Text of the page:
There’s no guarantee that the finding will be in your favour, and if the bank believes the customer does not have a strong case, they may see the Ombud’s process through. In some cases, however, banks may agree to a settlement before the complaint makes its way through the entire process.

It’s a process that depends highly on the merits of the case – but if your bank refuses to budget, it’s a viable option to follow. In 2020, the Ombudsman recovered R16 million for banking customers. During this reporting year, the OBS said fraud played the most significant role in the increase of current accounts’ complaints for the previous year. Although in many instances, the Ombud’s office cannot legally hold banks responsible for customers’ losses, it has in the past found in favor of victims even if they were partially negligent.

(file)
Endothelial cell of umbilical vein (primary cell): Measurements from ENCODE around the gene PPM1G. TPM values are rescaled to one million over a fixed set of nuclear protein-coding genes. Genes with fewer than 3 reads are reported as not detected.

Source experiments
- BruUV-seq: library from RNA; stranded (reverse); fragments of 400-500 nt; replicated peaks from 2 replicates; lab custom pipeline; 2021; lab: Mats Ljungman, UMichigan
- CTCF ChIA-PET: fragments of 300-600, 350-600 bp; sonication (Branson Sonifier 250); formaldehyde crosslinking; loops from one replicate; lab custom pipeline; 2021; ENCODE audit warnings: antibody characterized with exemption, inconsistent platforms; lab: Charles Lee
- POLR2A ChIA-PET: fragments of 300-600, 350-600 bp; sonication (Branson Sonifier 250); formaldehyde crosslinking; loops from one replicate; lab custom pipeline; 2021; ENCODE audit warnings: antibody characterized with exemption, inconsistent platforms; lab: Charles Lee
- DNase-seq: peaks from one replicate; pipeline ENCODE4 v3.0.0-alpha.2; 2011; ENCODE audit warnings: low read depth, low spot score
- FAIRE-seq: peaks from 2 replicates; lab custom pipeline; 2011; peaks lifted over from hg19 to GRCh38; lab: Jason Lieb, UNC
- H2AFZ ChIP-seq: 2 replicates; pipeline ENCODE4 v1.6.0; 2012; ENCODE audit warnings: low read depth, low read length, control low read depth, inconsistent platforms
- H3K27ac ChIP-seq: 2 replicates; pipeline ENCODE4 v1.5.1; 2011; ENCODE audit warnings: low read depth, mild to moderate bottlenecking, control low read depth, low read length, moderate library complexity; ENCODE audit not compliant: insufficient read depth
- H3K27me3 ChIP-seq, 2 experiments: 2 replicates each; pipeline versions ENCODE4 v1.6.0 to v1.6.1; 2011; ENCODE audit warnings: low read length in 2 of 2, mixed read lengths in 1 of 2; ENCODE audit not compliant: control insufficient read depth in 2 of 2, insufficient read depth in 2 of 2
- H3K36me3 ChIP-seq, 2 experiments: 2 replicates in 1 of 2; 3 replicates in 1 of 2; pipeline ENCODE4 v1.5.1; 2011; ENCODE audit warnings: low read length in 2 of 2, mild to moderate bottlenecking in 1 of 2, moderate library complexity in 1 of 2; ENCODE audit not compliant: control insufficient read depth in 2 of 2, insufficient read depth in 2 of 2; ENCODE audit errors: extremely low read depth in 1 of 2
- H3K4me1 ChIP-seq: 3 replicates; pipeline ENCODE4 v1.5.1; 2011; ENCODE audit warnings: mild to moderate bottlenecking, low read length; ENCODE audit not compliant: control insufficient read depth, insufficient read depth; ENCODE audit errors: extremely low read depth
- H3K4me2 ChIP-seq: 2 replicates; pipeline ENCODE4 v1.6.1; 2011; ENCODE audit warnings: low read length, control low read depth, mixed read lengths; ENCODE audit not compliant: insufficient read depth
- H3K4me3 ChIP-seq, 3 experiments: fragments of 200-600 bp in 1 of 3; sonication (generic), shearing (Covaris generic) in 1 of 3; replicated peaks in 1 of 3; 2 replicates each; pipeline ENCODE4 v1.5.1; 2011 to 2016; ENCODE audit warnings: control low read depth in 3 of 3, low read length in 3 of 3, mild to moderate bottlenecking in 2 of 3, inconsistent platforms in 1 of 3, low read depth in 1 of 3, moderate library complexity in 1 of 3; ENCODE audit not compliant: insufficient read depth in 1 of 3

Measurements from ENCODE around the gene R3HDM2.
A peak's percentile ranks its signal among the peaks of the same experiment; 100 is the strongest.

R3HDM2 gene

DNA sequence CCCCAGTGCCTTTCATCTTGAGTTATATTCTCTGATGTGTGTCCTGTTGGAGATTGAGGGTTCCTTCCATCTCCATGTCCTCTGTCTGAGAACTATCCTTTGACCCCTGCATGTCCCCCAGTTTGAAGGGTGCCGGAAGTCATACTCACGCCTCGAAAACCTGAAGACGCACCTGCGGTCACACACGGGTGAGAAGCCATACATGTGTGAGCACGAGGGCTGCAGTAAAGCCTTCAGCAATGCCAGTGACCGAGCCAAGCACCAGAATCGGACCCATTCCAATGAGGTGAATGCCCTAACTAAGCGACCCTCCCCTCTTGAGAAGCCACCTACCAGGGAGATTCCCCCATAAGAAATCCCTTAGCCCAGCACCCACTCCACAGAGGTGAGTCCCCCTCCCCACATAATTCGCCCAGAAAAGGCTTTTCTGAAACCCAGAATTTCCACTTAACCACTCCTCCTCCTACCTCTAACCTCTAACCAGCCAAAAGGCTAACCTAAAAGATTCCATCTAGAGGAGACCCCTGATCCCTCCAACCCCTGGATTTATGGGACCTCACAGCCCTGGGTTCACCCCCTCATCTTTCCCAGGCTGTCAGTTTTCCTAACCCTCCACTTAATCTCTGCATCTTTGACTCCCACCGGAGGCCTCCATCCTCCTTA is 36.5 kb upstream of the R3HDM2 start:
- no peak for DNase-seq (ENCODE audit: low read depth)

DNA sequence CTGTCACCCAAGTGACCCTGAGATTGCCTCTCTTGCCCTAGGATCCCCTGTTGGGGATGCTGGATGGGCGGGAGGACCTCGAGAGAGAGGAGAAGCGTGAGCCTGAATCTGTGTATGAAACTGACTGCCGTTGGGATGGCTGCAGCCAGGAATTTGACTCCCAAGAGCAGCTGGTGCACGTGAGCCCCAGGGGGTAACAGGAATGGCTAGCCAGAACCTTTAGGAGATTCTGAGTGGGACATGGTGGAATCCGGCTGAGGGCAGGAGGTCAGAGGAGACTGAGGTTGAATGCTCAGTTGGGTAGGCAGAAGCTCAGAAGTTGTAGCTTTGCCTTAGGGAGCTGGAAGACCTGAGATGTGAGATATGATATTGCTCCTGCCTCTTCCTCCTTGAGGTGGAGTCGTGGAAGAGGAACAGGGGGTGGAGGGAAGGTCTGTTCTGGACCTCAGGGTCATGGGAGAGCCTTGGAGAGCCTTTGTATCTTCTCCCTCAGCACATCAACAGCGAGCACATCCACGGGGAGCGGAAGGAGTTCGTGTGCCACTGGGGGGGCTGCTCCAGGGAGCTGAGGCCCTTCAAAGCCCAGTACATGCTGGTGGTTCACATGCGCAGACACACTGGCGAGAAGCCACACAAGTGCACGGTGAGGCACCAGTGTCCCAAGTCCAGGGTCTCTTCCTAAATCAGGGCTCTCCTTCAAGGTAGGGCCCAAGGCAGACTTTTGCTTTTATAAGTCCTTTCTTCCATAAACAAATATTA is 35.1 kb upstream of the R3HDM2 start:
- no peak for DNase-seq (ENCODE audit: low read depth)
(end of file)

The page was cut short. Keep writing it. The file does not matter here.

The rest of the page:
You can submit a complaint to the Ombudsman for Banking Services directly on the OBS website.

Directly from a swindler

Getting your own back directly from a third-party or swindler not overseen by an Ombud’s office can be tricky and costly, says Katjitae. And it’s essential to follow the correct channels to avoid any unwanted legal or other consequences.

As a victim, you may be able to institute criminal proceedings to prosecute the culprit, civil proceedings to recover loss of any assets or monies, or both. In either of these cases, it’s best to consult with a lawyer versed in such matters.

“Civil proceedings instituted against the fraudster is the most effective but costly avenue to recover assets and monies, and such proceedings can be assisted with interdict applications to freeze bank accounts of the stolen monies,” Katjitae says.

If you follow this process, you will need to prove the elements of fraud to ensure that your claims are successful in criminal and civil proceedings.

“Accordingly,” Katjitae says, “it is prudent to seek out legal advice before reporting or launching fraud claims to ensure that correct information is submitted and that no liability for negligence be admitted.”